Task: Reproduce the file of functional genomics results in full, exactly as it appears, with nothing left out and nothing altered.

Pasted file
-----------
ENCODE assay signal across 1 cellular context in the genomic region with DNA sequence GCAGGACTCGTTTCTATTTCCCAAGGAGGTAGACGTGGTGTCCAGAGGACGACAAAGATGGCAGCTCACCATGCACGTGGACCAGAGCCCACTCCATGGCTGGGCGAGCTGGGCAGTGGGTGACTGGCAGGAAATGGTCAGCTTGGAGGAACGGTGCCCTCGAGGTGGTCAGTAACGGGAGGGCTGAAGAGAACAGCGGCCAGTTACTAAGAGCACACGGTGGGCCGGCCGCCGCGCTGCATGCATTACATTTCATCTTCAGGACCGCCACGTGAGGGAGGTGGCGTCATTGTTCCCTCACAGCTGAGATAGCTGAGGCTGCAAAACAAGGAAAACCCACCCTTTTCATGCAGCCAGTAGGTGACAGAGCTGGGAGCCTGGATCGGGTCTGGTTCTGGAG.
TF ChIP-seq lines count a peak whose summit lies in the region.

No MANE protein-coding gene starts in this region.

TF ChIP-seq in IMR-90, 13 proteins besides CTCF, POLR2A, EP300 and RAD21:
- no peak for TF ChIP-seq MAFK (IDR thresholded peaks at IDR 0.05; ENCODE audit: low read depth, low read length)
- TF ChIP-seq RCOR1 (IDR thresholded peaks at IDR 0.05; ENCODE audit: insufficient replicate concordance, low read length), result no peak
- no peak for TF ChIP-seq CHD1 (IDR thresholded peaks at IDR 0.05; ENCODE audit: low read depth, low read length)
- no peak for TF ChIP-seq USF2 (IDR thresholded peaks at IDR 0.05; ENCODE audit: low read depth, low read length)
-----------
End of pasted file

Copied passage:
ENCODE assay signal across 1 cellular context in the genomic region with DNA sequence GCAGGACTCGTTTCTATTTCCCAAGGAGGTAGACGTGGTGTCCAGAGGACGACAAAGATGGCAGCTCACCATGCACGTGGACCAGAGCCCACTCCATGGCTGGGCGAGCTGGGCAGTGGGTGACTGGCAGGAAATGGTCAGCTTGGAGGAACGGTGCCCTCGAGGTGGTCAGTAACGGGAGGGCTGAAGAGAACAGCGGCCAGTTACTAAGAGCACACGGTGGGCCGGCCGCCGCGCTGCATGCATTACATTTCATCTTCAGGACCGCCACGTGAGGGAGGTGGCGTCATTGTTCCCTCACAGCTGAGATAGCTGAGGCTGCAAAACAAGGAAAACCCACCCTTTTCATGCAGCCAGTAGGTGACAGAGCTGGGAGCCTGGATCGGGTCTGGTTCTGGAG.
TF ChIP-seq lines count a peak whose summit lies in the region.

No MANE protein-coding gene starts in this region.

TF ChIP-seq in IMR-90, 13 proteins besides CTCF, POLR2A, EP300 and RAD21:
- no peak for TF ChIP-seq MAFK (IDR thresholded peaks at IDR 0.05; ENCODE audit: low read depth, low read length)
- TF ChIP-seq RCOR1 (IDR thresholded peaks at IDR 0.05; ENCODE audit: insufficient replicate concordance, low read length), result no peak
- no peak for TF ChIP-seq CHD1 (IDR thresholded peaks at IDR 0.05; ENCODE audit: low read depth, low read length)
- no peak for TF ChIP-seq USF2 (IDR thresholded peaks at IDR 0.05; ENCODE audit: low read depth, low read length)